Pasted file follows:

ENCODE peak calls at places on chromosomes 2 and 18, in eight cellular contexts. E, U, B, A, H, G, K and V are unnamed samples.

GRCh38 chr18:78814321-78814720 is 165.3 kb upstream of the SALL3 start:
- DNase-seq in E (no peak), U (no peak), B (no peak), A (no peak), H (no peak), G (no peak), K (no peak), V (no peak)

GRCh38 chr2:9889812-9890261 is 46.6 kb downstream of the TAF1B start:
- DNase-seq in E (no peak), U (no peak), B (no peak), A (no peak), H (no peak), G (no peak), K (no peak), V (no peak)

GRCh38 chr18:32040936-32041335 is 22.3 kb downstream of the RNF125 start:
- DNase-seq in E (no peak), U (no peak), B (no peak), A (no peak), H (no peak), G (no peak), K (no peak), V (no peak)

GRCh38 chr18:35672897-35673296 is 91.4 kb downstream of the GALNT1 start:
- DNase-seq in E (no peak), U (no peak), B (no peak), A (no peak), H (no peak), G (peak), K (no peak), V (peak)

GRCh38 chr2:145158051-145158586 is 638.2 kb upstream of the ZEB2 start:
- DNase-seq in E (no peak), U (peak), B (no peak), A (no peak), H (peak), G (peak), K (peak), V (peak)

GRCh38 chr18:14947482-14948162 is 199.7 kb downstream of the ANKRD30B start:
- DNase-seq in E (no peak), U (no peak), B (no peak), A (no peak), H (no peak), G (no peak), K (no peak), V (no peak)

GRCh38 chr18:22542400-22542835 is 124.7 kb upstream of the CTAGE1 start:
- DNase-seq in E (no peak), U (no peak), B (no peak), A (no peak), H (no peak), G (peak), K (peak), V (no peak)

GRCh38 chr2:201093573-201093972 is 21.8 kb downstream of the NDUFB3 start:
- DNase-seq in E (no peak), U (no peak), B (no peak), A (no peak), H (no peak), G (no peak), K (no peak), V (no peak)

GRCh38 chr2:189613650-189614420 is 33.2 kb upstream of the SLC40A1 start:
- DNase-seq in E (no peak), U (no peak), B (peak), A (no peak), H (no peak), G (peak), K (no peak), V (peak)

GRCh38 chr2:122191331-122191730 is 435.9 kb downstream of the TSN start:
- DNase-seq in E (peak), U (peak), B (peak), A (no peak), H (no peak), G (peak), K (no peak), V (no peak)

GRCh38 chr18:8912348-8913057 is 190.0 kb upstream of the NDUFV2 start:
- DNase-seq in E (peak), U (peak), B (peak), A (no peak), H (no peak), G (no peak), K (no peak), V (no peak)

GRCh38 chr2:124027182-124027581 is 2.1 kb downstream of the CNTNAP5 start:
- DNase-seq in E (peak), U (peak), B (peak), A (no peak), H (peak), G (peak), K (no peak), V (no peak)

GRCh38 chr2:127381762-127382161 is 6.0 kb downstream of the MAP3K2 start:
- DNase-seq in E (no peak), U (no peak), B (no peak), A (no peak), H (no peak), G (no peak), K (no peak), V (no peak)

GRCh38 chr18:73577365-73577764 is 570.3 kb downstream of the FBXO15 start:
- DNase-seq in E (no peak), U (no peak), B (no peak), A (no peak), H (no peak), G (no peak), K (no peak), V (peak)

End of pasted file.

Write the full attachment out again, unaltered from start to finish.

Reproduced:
ENCODE peak calls at places on chromosomes 2 and 18, in eight cellular contexts. E, U, B, A, H, G, K and V are unnamed samples.

GRCh38 chr18:78814321-78814720 is 165.3 kb upstream of the SALL3 start:
- DNase-seq in E (no peak), U (no peak), B (no peak), A (no peak), H (no peak), G (no peak), K (no peak), V (no peak)

GRCh38 chr2:9889812-9890261 is 46.6 kb downstream of the TAF1B start:
- DNase-seq in E (no peak), U (no peak), B (no peak), A (no peak), H (no peak), G (no peak), K (no peak), V (no peak)

GRCh38 chr18:32040936-32041335 is 22.3 kb downstream of the RNF125 start:
- DNase-seq in E (no peak), U (no peak), B (no peak), A (no peak), H (no peak), G (no peak), K (no peak), V (no peak)

GRCh38 chr18:35672897-35673296 is 91.4 kb downstream of the GALNT1 start:
- DNase-seq in E (no peak), U (no peak), B (no peak), A (no peak), H (no peak), G (peak), K (no peak), V (peak)

GRCh38 chr2:145158051-145158586 is 638.2 kb upstream of the ZEB2 start:
- DNase-seq in E (no peak), U (peak), B (no peak), A (no peak), H (peak), G (peak), K (peak), V (peak)

GRCh38 chr18:14947482-14948162 is 199.7 kb downstream of the ANKRD30B start:
- DNase-seq in E (no peak), U (no peak), B (no peak), A (no peak), H (no peak), G (no peak), K (no peak), V (no peak)

GRCh38 chr18:22542400-22542835 is 124.7 kb upstream of the CTAGE1 start:
- DNase-seq in E (no peak), U (no peak), B (no peak), A (no peak), H (no peak), G (peak), K (peak), V (no peak)

GRCh38 chr2:201093573-201093972 is 21.8 kb downstream of the NDUFB3 start:
- DNase-seq in E (no peak), U (no peak), B (no peak), A (no peak), H (no peak), G (no peak), K (no peak), V (no peak)

GRCh38 chr2:189613650-189614420 is 33.2 kb upstream of the SLC40A1 start:
- DNase-seq in E (no peak), U (no peak), B (peak), A (no peak), H (no peak), G (peak), K (no peak), V (peak)

GRCh38 chr2:122191331-122191730 is 435.9 kb downstream of the TSN start:
- DNase-seq in E (peak), U (peak), B (peak), A (no peak), H (no peak), G (peak), K (no peak), V (no peak)

GRCh38 chr18:8912348-8913057 is 190.0 kb upstream of the NDUFV2 start:
- DNase-seq in E (peak), U (peak), B (peak), A (no peak), H (no peak), G (no peak), K (no peak), V (no peak)

GRCh38 chr2:124027182-124027581 is 2.1 kb downstream of the CNTNAP5 start:
- DNase-seq in E (peak), U (peak), B (peak), A (no peak), H (peak), G (peak), K (no peak), V (no peak)

GRCh38 chr2:127381762-127382161 is 6.0 kb downstream of the MAP3K2 start:
- DNase-seq in E (no peak), U (no peak), B (no peak), A (no peak), H (no peak), G (no peak), K (no peak), V (no peak)

GRCh38 chr18:73577365-73577764 is 570.3 kb downstream of the FBXO15 start:
- DNase-seq in E (no peak), U (no peak), B (no peak), A (no peak), H (no peak), G (no peak), K (no peak), V (peak)